If you are interested in blogging or want to promote your book, please contact E. B. Davis at writerswhokill@gmail.com.


WWK's May interviews will be: 5/2--indie author Bobbi Holmes, 5/9--TG Wolff (aka--Anita Devito), 5/16--Chocolate Bonbon author Dorothy St. James, 5/23--Lida Sideris, 5/30--Food Lovers' Village (and multiple Agatha winner) Leslie Budwitz. Please join us in welcoming these authors to WWK.


Our May Saturday Guest Blogger Schedule: 5/5--John Carenen, 5/12--Judy Penz Sheluk, 5/19--Margaret S. Hamilton, 5/26--Kait Carson.


Congratulations to our writers for the following publications:

Tina Whittle's sixth Tai Randolph mystery, Necessary Ends, debuts on April 3, 2018. Look for it here. Tina was nominated for a Derringer Award for her novelette, "Trouble Like A Freight Train Coming." We're all crossing our fingers for her.

James M. Jackson's Empty Promises, the next in the Seamus McCree mystery series (5th), will be available on April 3, 2018. Purchase links are here.


Dark Sister, a poetry collection, is Linda Rodriguez's tenth published book. It's available for sale here:


Shari Randall's "Pets" will be included in Chesapeake Crimes: Fur, Feathers, and Felonies anthology, which will be published in 2018. In the same anthology "Rasputin," KM Rockwood's short story, will also be published. Look for E. B. Davis's interview with the authors in this anthology on 4/14! Her short story "Goldie" will be published in the Busted anthology, which will be released by Level Best Books on April 25th.


Shari Randall's second Lobster Shack Mystery, Against the Claw, will be available in August, 2018.


In addition, our prolific KM has had the following shorts published as well: "Making Tracks" in Passport to Murder, Bouchercon anthology, October 2017 and "Turkey Underfoot," appears in the anthology The Killer Wore Cranberry: A Fifth Course of Chaos.

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Friday, February 9, 2018

Killer in the Rain by Raymond Chandler: A review by Warren Bull





Killer in the Rain by Raymond Chandler: A review by Warren Bull

image from pixabay

This collection of eight stories includes the ones Chandler called “cannibalized” becaused he used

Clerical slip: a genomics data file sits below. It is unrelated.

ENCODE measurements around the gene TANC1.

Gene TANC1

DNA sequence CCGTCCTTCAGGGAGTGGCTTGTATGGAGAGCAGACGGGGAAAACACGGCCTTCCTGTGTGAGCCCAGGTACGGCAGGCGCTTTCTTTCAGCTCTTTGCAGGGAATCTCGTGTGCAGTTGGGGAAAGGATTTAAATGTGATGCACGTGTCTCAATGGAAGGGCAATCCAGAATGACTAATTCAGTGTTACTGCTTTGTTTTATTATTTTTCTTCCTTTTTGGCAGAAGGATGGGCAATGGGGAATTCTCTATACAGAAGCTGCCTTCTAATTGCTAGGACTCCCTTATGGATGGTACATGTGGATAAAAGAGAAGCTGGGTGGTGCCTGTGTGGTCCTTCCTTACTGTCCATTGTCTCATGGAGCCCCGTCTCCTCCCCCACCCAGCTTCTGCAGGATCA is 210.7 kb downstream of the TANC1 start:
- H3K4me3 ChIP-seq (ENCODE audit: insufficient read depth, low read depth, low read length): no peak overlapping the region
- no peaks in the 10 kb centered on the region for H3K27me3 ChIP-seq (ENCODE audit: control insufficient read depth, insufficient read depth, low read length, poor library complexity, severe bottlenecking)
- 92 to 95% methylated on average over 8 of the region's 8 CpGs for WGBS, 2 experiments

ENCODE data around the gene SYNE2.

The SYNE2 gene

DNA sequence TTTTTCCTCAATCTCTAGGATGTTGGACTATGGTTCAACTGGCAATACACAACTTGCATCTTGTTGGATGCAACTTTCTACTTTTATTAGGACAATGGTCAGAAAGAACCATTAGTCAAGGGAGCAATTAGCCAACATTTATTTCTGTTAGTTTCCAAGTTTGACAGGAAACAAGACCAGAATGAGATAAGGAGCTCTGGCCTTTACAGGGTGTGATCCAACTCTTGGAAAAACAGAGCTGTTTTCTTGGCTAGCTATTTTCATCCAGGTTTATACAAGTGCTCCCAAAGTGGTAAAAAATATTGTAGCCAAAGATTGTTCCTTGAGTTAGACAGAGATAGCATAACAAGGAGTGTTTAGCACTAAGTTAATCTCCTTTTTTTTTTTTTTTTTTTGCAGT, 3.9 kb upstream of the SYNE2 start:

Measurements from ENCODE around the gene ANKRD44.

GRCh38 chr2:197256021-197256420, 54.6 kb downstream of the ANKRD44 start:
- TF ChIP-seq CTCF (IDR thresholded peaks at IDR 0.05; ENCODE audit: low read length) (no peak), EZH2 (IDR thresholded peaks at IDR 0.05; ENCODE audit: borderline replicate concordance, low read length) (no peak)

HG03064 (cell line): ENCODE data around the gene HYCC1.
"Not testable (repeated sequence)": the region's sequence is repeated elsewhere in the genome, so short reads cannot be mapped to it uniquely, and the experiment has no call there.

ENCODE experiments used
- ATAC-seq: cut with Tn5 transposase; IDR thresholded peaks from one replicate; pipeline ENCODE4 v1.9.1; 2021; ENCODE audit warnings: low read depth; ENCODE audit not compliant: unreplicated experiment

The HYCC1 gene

parts of them in his novels. The used parts vary from single scenes to long passages. He often took 

from more than one short story in one novel. It’s fun to see how characters and elements are changed 

in the novels.  Some are extensions help clarify what it is only hinted at in the stories.


The short stories stand very well on their own even though the PI has not yet evolved into Phillip 

Marlowe.  The protagonist is nameless in the first story.  In later stories he is Carmady, John Dalmas 

and John Evans. By whatever name, the hero’s mission is to protect the weak and innocent. He makes 

sure justice is done one way or another. He is brave and he is more interested in cleaning up messes 

than in making money.



There is action. So much action in so few words it sometimes leaves the plots in second place. But 

they are well worth reading. 


Chandler has a memorable way with analogies and descriptions. 


Here is an example, in the short story Curtains: “The air steamed. The walls and ceiling of the glass 

house dripped. In the halflight enormous tropical plants spread their blooms and branches all over the 

place, and the smell of them was almost as overpowering as the smell of boiling alcohol.”


Here is the same scene adapted for The Big Sleep: The air was thick, wet, steamy and larded with the 

cloying smell of tropical orchards in bloom. The glass walls and roof were heavily misted with big 

drops of moisture splashed down on the plants. The light had an unreal greenish colour, like light 

filtered through an aquarium tank. The plants filled the place, a forest if them, with nasty, meaty 

leaves and stalks like the newly washed fingers of dead men. They smelled as overpowering as 

boiling alcohol under a blanket.”


Although longer, the writing is more intense with not one extra word.



It is clear why Chandler holds a unique place in mystery writing. I recommend the book very highly.

6 comments:

Kait said...

Wow, what a vivid description, I can feel the humidity. Going to have to look up the nameless protagonist story. Interesting concept.

KM Rockwood said...

This shows us one of the reasons Chandler is such a classic!

I often view short stories as "sketches" for other works, the way an artist may, for instance, draw a bridge planned for a bigger piece in various lights & from various angles. It helps give a feel for characters, settings and scenes.

Margaret Turkevich said...

Love the hot house description!

I create new characters in a short story and may bring them back in a future work.

Grace Topping said...

Warren, I've followed so many of your recommendations that I guess a Chandler book will be one of my next books. Thanks for the recommendations.

Gloria Alden said...

Warren, I have to put that book on my list to read, too.

Lori L. Robinett said...

Intriguing review. Several of my novels began as nuggets in short stories. So interesting to see the way Chandler's seeds turned into more. Thanks!